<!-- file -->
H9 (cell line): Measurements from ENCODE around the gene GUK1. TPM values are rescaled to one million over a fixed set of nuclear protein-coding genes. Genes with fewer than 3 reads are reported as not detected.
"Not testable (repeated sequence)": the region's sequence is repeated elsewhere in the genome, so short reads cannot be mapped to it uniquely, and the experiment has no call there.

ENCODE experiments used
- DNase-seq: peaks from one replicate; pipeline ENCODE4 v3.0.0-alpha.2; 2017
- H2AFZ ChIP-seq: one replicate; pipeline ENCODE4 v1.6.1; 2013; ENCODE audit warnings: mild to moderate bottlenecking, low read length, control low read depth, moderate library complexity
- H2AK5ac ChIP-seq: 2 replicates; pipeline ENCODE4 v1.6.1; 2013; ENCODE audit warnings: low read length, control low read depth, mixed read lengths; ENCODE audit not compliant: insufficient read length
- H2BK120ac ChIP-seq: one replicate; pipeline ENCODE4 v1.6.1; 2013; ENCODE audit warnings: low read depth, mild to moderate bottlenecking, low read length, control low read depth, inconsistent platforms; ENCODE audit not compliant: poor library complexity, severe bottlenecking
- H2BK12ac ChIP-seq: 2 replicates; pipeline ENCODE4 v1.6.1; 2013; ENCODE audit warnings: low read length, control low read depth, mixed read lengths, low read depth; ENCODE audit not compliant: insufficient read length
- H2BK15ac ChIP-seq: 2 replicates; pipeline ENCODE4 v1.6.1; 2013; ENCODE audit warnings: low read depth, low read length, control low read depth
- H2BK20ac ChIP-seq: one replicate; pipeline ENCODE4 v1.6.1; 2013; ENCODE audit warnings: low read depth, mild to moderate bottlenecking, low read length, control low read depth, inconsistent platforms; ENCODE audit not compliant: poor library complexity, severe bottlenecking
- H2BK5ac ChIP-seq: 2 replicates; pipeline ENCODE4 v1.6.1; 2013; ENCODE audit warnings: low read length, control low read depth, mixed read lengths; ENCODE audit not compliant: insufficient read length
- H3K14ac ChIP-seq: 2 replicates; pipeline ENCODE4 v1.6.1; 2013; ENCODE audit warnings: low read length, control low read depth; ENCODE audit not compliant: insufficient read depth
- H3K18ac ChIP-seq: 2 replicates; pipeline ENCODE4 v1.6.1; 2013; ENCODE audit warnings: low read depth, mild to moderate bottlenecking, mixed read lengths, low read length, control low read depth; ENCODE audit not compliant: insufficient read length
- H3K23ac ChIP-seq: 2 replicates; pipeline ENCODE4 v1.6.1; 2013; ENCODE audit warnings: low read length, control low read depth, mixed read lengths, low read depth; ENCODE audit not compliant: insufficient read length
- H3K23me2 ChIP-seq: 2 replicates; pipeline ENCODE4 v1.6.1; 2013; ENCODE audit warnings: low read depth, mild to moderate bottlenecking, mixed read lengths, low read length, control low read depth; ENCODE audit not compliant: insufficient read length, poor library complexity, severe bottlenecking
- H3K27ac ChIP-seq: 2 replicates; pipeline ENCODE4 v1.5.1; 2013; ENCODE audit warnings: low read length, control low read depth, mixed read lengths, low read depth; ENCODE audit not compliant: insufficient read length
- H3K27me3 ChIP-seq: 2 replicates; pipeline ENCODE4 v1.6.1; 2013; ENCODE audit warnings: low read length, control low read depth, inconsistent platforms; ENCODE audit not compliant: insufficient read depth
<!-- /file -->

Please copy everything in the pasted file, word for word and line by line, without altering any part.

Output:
H9 (cell line): Measurements from ENCODE around the gene GUK1. TPM values are rescaled to one million over a fixed set of nuclear protein-coding genes. Genes with fewer than 3 reads are reported as not detected.
"Not testable (repeated sequence)": the region's sequence is repeated elsewhere in the genome, so short reads cannot be mapped to it uniquely, and the experiment has no call there.

ENCODE experiments used
- DNase-seq: peaks from one replicate; pipeline ENCODE4 v3.0.0-alpha.2; 2017
- H2AFZ ChIP-seq: one replicate; pipeline ENCODE4 v1.6.1; 2013; ENCODE audit warnings: mild to moderate bottlenecking, low read length, control low read depth, moderate library complexity
- H2AK5ac ChIP-seq: 2 replicates; pipeline ENCODE4 v1.6.1; 2013; ENCODE audit warnings: low read length, control low read depth, mixed read lengths; ENCODE audit not compliant: insufficient read length
- H2BK120ac ChIP-seq: one replicate; pipeline ENCODE4 v1.6.1; 2013; ENCODE audit warnings: low read depth, mild to moderate bottlenecking, low read length, control low read depth, inconsistent platforms; ENCODE audit not compliant: poor library complexity, severe bottlenecking
- H2BK12ac ChIP-seq: 2 replicates; pipeline ENCODE4 v1.6.1; 2013; ENCODE audit warnings: low read length, control low read depth, mixed read lengths, low read depth; ENCODE audit not compliant: insufficient read length
- H2BK15ac ChIP-seq: 2 replicates; pipeline ENCODE4 v1.6.1; 2013; ENCODE audit warnings: low read depth, low read length, control low read depth
- H2BK20ac ChIP-seq: one replicate; pipeline ENCODE4 v1.6.1; 2013; ENCODE audit warnings: low read depth, mild to moderate bottlenecking, low read length, control low read depth, inconsistent platforms; ENCODE audit not compliant: poor library complexity, severe bottlenecking
- H2BK5ac ChIP-seq: 2 replicates; pipeline ENCODE4 v1.6.1; 2013; ENCODE audit warnings: low read length, control low read depth, mixed read lengths; ENCODE audit not compliant: insufficient read length
- H3K14ac ChIP-seq: 2 replicates; pipeline ENCODE4 v1.6.1; 2013; ENCODE audit warnings: low read length, control low read depth; ENCODE audit not compliant: insufficient read depth
- H3K18ac ChIP-seq: 2 replicates; pipeline ENCODE4 v1.6.1; 2013; ENCODE audit warnings: low read depth, mild to moderate bottlenecking, mixed read lengths, low read length, control low read depth; ENCODE audit not compliant: insufficient read length
- H3K23ac ChIP-seq: 2 replicates; pipeline ENCODE4 v1.6.1; 2013; ENCODE audit warnings: low read length, control low read depth, mixed read lengths, low read depth; ENCODE audit not compliant: insufficient read length
- H3K23me2 ChIP-seq: 2 replicates; pipeline ENCODE4 v1.6.1; 2013; ENCODE audit warnings: low read depth, mild to moderate bottlenecking, mixed read lengths, low read length, control low read depth; ENCODE audit not compliant: insufficient read length, poor library complexity, severe bottlenecking
- H3K27ac ChIP-seq: 2 replicates; pipeline ENCODE4 v1.5.1; 2013; ENCODE audit warnings: low read length, control low read depth, mixed read lengths, low read depth; ENCODE audit not compliant: insufficient read length
- H3K27me3 ChIP-seq: 2 replicates; pipeline ENCODE4 v1.6.1; 2013; ENCODE audit warnings: low read length, control low read depth, inconsistent platforms; ENCODE audit not compliant: insufficient read depth